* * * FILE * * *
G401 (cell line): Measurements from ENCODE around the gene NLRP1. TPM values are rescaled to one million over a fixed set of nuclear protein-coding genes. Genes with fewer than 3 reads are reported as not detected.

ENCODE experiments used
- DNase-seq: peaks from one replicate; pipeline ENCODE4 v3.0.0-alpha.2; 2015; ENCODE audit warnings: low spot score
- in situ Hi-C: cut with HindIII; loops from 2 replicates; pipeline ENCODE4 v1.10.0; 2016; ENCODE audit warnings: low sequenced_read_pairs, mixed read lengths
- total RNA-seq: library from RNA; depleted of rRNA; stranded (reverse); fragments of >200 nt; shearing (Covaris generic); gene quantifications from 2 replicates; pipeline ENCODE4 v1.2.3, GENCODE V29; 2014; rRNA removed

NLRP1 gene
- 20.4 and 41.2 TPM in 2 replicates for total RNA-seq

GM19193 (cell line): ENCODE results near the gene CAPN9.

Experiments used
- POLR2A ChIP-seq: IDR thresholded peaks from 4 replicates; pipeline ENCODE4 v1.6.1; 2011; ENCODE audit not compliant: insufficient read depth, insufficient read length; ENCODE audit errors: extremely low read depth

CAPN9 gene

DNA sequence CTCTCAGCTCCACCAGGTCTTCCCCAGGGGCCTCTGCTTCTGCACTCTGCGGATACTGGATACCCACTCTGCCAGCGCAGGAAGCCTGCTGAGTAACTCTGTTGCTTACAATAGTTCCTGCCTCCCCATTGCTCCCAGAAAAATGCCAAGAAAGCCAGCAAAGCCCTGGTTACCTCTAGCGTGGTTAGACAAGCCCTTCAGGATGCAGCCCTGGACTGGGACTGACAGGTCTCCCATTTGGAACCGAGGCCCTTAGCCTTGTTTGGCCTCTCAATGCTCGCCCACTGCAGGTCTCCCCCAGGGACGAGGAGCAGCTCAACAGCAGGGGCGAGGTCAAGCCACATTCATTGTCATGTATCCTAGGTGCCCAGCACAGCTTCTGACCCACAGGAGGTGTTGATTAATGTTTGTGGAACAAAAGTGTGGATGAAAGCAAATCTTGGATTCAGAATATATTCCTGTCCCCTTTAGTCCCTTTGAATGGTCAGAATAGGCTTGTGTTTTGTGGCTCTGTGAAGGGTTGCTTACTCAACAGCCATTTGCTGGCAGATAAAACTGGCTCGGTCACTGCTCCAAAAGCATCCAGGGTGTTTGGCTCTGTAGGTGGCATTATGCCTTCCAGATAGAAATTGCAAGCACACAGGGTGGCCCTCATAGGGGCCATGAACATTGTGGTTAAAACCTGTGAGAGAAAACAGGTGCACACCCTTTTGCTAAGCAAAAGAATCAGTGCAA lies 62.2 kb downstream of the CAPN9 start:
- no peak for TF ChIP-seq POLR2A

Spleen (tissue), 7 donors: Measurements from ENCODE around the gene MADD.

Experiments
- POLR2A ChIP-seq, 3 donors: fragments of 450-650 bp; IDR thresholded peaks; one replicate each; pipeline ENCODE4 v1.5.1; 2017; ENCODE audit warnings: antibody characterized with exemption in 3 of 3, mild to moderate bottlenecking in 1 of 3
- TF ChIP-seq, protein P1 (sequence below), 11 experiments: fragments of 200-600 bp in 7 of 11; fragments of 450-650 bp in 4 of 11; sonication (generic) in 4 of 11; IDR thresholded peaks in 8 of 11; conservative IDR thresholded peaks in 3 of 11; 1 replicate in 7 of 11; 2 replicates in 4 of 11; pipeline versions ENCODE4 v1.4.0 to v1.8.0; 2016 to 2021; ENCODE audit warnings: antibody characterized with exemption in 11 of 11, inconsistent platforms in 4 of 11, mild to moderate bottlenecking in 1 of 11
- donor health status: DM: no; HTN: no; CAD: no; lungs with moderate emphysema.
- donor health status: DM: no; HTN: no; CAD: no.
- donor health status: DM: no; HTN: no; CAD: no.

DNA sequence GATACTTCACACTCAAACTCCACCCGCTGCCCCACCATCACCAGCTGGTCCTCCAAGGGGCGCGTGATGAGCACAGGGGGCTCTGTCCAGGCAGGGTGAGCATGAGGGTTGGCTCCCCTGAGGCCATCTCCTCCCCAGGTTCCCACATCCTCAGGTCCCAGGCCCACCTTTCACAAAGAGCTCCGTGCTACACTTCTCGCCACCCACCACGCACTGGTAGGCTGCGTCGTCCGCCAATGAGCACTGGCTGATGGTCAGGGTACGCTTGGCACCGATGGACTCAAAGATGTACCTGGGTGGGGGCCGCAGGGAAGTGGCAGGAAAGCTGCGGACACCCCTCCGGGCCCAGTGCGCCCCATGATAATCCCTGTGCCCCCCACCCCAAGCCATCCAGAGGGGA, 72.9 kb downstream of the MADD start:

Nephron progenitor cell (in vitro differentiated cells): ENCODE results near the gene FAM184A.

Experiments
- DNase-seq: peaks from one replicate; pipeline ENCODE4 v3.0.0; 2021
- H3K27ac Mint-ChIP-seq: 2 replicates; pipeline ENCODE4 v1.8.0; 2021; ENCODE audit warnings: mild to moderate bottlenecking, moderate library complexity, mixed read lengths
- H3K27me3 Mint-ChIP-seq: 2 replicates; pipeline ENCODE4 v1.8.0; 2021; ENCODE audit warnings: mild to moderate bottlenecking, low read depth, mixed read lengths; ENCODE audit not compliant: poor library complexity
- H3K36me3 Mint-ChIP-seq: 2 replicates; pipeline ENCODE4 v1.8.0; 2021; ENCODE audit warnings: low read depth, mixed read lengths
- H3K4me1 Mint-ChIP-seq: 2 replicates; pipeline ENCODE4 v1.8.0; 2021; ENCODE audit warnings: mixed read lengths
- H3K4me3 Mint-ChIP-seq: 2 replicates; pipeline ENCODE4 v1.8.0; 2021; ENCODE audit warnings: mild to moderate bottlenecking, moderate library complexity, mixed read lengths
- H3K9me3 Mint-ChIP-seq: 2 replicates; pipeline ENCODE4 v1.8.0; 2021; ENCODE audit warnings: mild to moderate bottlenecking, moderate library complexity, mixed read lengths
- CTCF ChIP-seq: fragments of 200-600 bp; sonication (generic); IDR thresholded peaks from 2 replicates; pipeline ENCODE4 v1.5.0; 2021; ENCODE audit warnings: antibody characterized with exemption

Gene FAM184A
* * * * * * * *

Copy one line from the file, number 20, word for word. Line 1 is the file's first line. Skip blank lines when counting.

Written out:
- donor health status: DM: no; HTN: no; CAD: no.